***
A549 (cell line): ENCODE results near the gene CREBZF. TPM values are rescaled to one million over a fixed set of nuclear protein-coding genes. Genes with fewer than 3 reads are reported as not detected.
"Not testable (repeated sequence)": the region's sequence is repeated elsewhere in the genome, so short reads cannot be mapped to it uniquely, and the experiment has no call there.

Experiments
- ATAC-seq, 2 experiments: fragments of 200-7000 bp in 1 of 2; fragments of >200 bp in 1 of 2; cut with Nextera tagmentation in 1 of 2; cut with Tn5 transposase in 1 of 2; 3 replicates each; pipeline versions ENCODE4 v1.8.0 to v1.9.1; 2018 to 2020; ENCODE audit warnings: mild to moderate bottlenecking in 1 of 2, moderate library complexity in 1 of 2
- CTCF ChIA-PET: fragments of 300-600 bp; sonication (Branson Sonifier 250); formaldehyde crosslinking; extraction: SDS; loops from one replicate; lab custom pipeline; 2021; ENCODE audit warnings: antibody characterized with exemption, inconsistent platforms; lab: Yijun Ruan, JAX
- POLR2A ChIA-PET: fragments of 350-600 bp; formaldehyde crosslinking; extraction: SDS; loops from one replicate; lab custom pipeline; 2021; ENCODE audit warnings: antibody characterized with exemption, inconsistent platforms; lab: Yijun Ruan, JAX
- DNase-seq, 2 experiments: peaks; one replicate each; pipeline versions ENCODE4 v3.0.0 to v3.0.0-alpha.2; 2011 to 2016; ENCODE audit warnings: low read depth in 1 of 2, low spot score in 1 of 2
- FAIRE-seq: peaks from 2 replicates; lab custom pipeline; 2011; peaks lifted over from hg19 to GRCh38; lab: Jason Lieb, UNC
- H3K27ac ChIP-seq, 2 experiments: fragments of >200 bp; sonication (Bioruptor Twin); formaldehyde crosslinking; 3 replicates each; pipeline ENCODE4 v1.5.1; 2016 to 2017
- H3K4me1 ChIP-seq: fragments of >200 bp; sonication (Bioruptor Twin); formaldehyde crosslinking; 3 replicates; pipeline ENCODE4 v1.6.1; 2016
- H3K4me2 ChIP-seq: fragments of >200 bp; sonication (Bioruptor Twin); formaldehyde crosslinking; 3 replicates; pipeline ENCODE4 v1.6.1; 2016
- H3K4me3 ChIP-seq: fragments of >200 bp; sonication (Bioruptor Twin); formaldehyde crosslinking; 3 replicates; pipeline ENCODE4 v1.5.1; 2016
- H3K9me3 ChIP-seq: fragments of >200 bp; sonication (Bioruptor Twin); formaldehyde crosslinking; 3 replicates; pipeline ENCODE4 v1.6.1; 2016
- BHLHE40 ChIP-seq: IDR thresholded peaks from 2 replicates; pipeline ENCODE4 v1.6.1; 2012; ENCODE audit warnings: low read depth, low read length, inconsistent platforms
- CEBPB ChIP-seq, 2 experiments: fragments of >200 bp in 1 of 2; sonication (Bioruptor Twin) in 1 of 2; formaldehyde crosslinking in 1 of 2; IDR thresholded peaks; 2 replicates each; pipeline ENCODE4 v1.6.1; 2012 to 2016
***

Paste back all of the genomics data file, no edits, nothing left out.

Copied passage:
A549 (cell line): ENCODE results near the gene CREBZF. TPM values are rescaled to one million over a fixed set of nuclear protein-coding genes. Genes with fewer than 3 reads are reported as not detected.
"Not testable (repeated sequence)": the region's sequence is repeated elsewhere in the genome, so short reads cannot be mapped to it uniquely, and the experiment has no call there.

Experiments
- ATAC-seq, 2 experiments: fragments of 200-7000 bp in 1 of 2; fragments of >200 bp in 1 of 2; cut with Nextera tagmentation in 1 of 2; cut with Tn5 transposase in 1 of 2; 3 replicates each; pipeline versions ENCODE4 v1.8.0 to v1.9.1; 2018 to 2020; ENCODE audit warnings: mild to moderate bottlenecking in 1 of 2, moderate library complexity in 1 of 2
- CTCF ChIA-PET: fragments of 300-600 bp; sonication (Branson Sonifier 250); formaldehyde crosslinking; extraction: SDS; loops from one replicate; lab custom pipeline; 2021; ENCODE audit warnings: antibody characterized with exemption, inconsistent platforms; lab: Yijun Ruan, JAX
- POLR2A ChIA-PET: fragments of 350-600 bp; formaldehyde crosslinking; extraction: SDS; loops from one replicate; lab custom pipeline; 2021; ENCODE audit warnings: antibody characterized with exemption, inconsistent platforms; lab: Yijun Ruan, JAX
- DNase-seq, 2 experiments: peaks; one replicate each; pipeline versions ENCODE4 v3.0.0 to v3.0.0-alpha.2; 2011 to 2016; ENCODE audit warnings: low read depth in 1 of 2, low spot score in 1 of 2
- FAIRE-seq: peaks from 2 replicates; lab custom pipeline; 2011; peaks lifted over from hg19 to GRCh38; lab: Jason Lieb, UNC
- H3K27ac ChIP-seq, 2 experiments: fragments of >200 bp; sonication (Bioruptor Twin); formaldehyde crosslinking; 3 replicates each; pipeline ENCODE4 v1.5.1; 2016 to 2017
- H3K4me1 ChIP-seq: fragments of >200 bp; sonication (Bioruptor Twin); formaldehyde crosslinking; 3 replicates; pipeline ENCODE4 v1.6.1; 2016
- H3K4me2 ChIP-seq: fragments of >200 bp; sonication (Bioruptor Twin); formaldehyde crosslinking; 3 replicates; pipeline ENCODE4 v1.6.1; 2016
- H3K4me3 ChIP-seq: fragments of >200 bp; sonication (Bioruptor Twin); formaldehyde crosslinking; 3 replicates; pipeline ENCODE4 v1.5.1; 2016
- H3K9me3 ChIP-seq: fragments of >200 bp; sonication (Bioruptor Twin); formaldehyde crosslinking; 3 replicates; pipeline ENCODE4 v1.6.1; 2016
- BHLHE40 ChIP-seq: IDR thresholded peaks from 2 replicates; pipeline ENCODE4 v1.6.1; 2012; ENCODE audit warnings: low read depth, low read length, inconsistent platforms
- CEBPB ChIP-seq, 2 experiments: fragments of >200 bp in 1 of 2; sonication (Bioruptor Twin) in 1 of 2; formaldehyde crosslinking in 1 of 2; IDR thresholded peaks; 2 replicates each; pipeline ENCODE4 v1.6.1; 2012 to 2016